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BAUMHOLDER, Germany — Spc. Carlo E. Alfonso, an Iron Brigade soldier assigned to the 40th Engineer Battalion, was killed Aug. 26 by a roadside bomb while on patrol in Baghdad’s Sadr City, the Department of Defense announced Monday.

A memorial service for Alfonso, 23, will be held Wednesday at 10 a.m. at Chapel One in Baumholder, Germany.

Alfonso, who called Spokane, Wash., home, was working toward becoming a U.S. citizen at the time of his death. According to his hometown newspaper, Alfonso grew up in the Philippines but moved to Washington in 1997 with his mother.

He attended West Valley High School in Spokane, which was where he met his future wife, Rose Marie Alfonso.

Rose Marie told the Spokesman-Review of Spokane that Alfonso was killed eight months to the day of their wedding.

"He was friends with everybody," she told the paper. "Nobody hated him. He was a really sweet person."

Alfonso was a combat engineer who worked to clear roads and buildings of roadside bombs and booby traps. He was scheduled to return home for midtour leave in three months.

Rose Marie Alfonso said though she knew her husband’s job was dangerous, it’s impossible to prepare for the worst.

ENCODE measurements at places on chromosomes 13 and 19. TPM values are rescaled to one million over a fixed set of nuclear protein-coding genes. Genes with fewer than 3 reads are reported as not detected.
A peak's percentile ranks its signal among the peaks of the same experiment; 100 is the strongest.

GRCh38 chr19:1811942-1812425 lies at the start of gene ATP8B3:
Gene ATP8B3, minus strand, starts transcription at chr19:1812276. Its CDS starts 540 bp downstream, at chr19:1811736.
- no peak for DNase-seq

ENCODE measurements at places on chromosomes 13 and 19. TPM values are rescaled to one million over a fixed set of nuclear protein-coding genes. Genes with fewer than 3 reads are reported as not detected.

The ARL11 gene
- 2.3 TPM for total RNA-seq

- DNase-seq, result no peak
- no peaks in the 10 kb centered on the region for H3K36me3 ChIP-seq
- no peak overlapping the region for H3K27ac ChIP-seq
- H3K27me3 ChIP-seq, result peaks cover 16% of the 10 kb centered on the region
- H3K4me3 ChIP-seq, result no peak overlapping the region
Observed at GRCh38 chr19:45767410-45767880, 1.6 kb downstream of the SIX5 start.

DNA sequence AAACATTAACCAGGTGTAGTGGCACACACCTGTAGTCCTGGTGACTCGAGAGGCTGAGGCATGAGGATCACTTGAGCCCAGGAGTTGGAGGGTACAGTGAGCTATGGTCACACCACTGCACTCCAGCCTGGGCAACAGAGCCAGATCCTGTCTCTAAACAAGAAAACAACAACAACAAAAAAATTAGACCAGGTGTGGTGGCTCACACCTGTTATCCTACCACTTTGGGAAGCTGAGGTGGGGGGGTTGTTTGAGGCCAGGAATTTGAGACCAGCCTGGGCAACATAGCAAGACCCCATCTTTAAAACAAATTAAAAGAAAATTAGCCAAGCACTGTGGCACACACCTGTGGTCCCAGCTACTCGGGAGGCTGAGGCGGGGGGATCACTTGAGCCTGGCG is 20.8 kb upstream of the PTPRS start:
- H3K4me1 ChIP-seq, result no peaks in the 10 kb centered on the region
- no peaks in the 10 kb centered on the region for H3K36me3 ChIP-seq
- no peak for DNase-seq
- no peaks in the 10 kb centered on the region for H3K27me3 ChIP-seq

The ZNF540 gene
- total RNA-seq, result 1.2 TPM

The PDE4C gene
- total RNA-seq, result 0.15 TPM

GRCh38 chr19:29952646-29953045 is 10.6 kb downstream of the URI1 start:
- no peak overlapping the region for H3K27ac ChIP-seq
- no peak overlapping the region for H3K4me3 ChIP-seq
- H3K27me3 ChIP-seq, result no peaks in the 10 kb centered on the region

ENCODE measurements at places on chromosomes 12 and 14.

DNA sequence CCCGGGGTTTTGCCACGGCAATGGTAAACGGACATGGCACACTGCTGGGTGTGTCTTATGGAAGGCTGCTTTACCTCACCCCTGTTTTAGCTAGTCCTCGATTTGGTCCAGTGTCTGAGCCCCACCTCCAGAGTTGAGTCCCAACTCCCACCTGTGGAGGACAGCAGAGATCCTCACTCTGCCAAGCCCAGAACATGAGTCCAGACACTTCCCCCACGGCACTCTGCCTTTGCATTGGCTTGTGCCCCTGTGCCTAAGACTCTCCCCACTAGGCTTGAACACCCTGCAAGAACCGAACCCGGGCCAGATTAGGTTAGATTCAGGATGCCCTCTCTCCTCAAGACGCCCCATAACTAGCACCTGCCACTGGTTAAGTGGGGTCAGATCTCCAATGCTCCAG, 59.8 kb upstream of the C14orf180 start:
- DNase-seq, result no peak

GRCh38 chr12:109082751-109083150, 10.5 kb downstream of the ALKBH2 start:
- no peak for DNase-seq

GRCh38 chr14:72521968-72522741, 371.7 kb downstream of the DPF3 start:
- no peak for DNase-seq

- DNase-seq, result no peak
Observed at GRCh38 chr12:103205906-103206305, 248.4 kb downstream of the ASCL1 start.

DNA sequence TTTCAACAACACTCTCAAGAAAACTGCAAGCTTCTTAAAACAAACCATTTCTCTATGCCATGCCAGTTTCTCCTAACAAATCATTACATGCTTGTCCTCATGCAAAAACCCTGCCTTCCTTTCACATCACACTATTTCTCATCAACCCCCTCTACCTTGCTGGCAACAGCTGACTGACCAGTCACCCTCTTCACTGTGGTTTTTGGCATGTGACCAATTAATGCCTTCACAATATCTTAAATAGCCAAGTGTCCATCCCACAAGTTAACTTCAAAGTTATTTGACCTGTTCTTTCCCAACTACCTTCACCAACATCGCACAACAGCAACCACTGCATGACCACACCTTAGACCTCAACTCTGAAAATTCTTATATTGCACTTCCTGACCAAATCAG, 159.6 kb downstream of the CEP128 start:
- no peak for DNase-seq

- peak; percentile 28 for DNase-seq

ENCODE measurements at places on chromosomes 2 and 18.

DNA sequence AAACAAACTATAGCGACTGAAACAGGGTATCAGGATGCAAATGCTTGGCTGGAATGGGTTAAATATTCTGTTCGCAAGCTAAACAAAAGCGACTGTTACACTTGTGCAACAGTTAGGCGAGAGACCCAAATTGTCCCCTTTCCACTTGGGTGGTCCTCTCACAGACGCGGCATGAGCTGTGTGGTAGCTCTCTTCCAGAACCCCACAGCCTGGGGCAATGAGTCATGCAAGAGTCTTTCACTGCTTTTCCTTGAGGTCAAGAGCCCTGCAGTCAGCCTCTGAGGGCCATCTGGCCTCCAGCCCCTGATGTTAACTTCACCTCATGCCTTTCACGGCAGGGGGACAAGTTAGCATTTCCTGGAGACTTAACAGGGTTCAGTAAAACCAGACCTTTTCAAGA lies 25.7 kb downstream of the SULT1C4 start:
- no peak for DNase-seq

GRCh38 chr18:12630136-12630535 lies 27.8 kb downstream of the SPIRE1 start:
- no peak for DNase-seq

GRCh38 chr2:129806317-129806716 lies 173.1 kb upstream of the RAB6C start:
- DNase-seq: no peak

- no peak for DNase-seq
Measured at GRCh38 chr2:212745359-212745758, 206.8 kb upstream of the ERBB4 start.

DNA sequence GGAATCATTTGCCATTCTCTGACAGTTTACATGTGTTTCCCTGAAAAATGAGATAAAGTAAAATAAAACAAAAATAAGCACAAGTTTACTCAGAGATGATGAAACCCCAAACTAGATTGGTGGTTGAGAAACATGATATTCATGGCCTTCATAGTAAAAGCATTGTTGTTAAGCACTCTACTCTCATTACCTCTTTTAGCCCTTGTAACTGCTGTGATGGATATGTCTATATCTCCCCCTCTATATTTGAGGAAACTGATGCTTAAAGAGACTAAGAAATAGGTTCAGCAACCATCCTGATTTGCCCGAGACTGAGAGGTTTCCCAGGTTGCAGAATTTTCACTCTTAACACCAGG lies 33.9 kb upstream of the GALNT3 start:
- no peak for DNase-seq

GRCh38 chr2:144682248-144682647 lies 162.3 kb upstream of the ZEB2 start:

"It’s always a stress," she said. "It is. They go on these missions, and you know what they’re doing. You know the risk. So it’s scary. But I never thought something like that would happen."

In addition to his wife, Alfonso is survived by their 2-year-old son, Kyle, and his mother.

Alfonso served with the 40th Engineer Battalion’s Company A, which is attached to the 1st Battalion, 6th Infantry Regiment. Task Force 1-6 is responsible for operations in Sadr City.

When Baumholder soldiers arrived in Sadr City in April, the Shiite slum was a hotbed of violence and conflict. In subsequent months, security conditions have vastly improved, though dangers persist, according to numerous commanders.

Alfonso is the fourth soldier with the Iron Brigade to be killed since it deployed to Iraq in April for a 15-month tour.

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John covers U.S. military activities across Europe and Africa. Based in Stuttgart, Germany, he previously worked for newspapers in New Jersey, North Carolina and Maryland. He is a graduate of the University of Delaware.
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